In the Norwegian capital of Oslo, the historic neighbourhood of Bjørvika has been undergoing a major redevelopment project to become an urban and cultural hub in the centre of the city. By name, the former industrial port might not be familiar to visitors. But many will pass through it, spotting the funky architecture of the Barcode district when arriving into Oslo’s central train station or when visiting the Oslo Opera House.
On my very first visit to the city back in 2004, there wasn’t much worth seeing here. Plans for the development of the area were not approved until 2003 despite the initial vision of developing Oslo as a ‘fjord city’ beginning in the early eighties. So going back to explore the area in 2016 was like discovering a completely new city. Only its transformation is far from complete.
Historically Bjørvika has always been an important part of Oslo. The name meaning ‘City Bay’, represents its location at the point where the Akerselva river and Alna river meet the Oslofjord. The area was a busy trade port with a high population until the city was hit by the plague in the fourteenth century. As Oslo rebuilt itself following repeated fires and recessions, Bjørvika would eventually become the city’s harbour and one the major seaports of Norway.
By the twentieth century the area became increasingly industrialised and as the rest of Oslo developed, the port became more and more segregated, left as a shipyard separated behind a barrier of highways and railway lines. Plans to renew Oslo’s waterfront with the Fjord City (or Fjordbyen) initiative aimed to address this, by diversifying the area with business and office space alongside art centres, museums and public parks, to attract residents and visitors alike.
One of the first projects to be completed was the Oslo Opera house. After opening in 2008 the building has set the tone for the rest of the area’s redevelopment and has already become one of Oslo’s must-see visitor attractions. Home to the Norwegian National Opera and Ballet, the building was not only designed for opera and art lovers, but as an inviting space open for public use. Architects Snøhetta had this in mind all along, creating a “social democratic monument” with it’s structure, reminiscent of an iceberg, encouraging visitors to roam around on the roof sloping down into the waters of the fjord below. Thanks to this the building has been received positively by citizens, giving the neighbourhood a head start in gaining local support and increasing traffic to the area.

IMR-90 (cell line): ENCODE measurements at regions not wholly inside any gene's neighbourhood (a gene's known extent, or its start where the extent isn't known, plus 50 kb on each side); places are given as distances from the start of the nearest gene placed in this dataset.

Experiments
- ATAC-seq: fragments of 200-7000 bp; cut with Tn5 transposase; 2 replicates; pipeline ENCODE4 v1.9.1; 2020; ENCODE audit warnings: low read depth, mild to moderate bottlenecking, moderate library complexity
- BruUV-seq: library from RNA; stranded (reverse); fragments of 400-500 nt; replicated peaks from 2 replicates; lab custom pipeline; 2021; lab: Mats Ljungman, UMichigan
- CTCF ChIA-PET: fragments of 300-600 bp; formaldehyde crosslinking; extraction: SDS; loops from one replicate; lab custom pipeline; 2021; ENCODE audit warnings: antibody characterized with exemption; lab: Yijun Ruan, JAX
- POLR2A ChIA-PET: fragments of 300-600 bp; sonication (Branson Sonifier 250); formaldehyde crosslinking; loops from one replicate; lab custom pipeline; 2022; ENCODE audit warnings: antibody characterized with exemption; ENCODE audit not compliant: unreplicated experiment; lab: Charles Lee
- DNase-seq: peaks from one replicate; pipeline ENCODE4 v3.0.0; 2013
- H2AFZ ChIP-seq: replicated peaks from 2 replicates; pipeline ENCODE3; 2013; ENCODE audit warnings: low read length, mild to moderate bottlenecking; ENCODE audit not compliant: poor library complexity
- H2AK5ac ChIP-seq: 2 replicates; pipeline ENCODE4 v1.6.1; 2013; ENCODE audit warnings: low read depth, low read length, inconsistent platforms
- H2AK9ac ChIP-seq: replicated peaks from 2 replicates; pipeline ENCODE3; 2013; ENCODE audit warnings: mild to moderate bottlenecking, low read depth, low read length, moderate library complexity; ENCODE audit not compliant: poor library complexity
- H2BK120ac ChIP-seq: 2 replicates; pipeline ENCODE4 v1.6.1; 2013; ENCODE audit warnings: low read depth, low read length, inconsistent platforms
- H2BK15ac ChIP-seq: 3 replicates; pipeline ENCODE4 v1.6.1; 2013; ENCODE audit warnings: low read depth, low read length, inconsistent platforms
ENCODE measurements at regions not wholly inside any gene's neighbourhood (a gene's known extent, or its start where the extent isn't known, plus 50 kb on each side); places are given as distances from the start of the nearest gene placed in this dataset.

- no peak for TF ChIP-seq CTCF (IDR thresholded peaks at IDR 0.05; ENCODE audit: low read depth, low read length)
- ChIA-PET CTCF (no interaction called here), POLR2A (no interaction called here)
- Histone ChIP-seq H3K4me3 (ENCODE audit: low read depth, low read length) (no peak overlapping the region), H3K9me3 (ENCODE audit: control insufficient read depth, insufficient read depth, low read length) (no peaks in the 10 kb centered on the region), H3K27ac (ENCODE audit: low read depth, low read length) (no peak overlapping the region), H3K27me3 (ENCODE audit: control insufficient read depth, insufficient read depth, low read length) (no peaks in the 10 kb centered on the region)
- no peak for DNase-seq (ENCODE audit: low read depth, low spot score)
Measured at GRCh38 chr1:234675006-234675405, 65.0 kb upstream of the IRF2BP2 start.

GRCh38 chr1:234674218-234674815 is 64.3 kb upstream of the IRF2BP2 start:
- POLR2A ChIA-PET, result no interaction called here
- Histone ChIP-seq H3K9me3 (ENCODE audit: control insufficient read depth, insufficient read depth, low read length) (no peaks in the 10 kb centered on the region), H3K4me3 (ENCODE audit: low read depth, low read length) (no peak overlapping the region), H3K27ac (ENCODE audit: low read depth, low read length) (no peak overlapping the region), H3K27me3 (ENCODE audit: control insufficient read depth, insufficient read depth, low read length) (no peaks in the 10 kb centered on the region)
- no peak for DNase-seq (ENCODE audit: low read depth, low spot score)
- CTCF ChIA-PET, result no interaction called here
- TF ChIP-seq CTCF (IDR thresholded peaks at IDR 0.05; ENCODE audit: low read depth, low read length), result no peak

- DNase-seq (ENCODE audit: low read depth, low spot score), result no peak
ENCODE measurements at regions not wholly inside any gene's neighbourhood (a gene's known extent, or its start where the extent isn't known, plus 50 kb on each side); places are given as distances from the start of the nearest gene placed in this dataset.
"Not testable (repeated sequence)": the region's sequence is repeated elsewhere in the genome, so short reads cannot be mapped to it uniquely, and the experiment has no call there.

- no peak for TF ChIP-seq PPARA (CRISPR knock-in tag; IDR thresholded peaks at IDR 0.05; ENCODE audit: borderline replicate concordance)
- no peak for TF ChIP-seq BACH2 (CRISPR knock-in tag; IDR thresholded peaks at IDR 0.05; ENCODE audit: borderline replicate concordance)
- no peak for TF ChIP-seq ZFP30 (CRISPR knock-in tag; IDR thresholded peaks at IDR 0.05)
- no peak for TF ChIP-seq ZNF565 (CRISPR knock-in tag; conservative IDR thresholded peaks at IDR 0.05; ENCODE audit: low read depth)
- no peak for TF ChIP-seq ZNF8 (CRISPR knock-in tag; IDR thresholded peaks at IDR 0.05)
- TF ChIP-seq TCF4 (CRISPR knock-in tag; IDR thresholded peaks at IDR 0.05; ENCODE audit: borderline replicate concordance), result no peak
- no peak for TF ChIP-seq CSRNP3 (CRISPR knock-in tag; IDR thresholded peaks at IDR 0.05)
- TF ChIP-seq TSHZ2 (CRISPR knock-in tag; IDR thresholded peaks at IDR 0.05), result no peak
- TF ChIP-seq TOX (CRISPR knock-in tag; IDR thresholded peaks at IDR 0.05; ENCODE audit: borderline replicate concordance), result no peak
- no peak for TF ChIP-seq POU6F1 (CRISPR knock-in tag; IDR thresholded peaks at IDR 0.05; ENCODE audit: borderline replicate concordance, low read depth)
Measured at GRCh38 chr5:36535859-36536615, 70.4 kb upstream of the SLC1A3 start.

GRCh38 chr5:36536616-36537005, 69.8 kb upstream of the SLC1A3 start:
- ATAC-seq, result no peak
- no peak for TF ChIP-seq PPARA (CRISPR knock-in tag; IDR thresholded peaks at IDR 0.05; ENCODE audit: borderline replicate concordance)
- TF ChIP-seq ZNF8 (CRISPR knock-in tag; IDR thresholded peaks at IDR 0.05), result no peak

The Barcode project however was not met with the same level of approval. The construction of the high rise office and apartment blocks has been the focus of much public debate. Unlike the architects of the opera house, the Barcode architects appear not to have had social sustainability or any of the other cultural goals of the Fjord City vision in mind. Instead the district was designed with the aim of attracting large private sector businesses but has been argued as failing to contribute to a just city .
Another public concern was the height of the buildings, which some believed threatened Oslo’s character as a ‘low-rise city with green open spaces’. Current plans to create more public parks and beaches attempt to address this, as does a ‘water promenade’ lining the entire port area, connecting the natural marine landscape to an otherwise urban environment.
Existing cultural institutions are also to be moved to Bjørvika, with the new locations for the The Munch museum and The Oslo Public library already being built. During a tour of the Opera house, while looking out from the windows over the construction site, our guide mentioned plans for a gondola going up the mountain side over to the east. I haven’t heard much further information on this, but seeing the area transform once again in the coming years is in itself an exciting prospect. The whole Fjord City project is due for completion by 2030.
Despite its criticisms, the current architectural designs and clustering of cultural institutions in the area in some ways helps to give Bjørvika its own distinctive image and urban brand, matching the vision of the neighbourhood as ‘a city within a city’. As one of the fastest growing cities in Europe, development in Oslo is considered essential. However I hope to see the renewal respect the ports industrial past, while remaining focused on following the kind of sustainable design that is typical of Norwegian architecture. How Bjørvika’s transformation will fit in with the rest of Oslo’s Sentrum borough, and the affect moving existing institutions will have on their former inner city locations, remains to be seen.
Here you can see a nice animated video of how the Bjørvika area will continue to be developed in the upcoming years. What are your thoughts about it?
Sources and further reading
-  Andersen, B and Gunnar Røe, P (2016), The social context and politics of large scale urban architecture: Investigating the design of Barcode, Oslo: http://eur.sagepub.com/content/early/2016/04/21/0969776416643751.abstract
- Bjørvik Utvikling (English site): http://www.bjorvikautvikling.no/english
- Bjørvik facts and history: http://www.bjorvikautvikling.no/toppmeny/english/facts-and-history
- Briers, C. Oslo Fjord City – Oslo’s strategic waterfront development: https://www.academia.edu/10217550/Oslo_Fjord_City_-_Oslos_strategic_waterfront_development
- Byutviklingsforvikling, 2010 (Norwegian): http://www.kunstkritikk.no/kritikk/byutviklingsforvikling/
- Oslo Hvn – About the Fjord City: http://www.oslohavn.no/en/fjord_city/about_the_fjord_city/
- Visit Oslo – Fjord City and Bjørvika: http://www.visitoslo.com/en/your-oslo/new-architecture/on-the-horizon/fjord-city-and-bjorvika/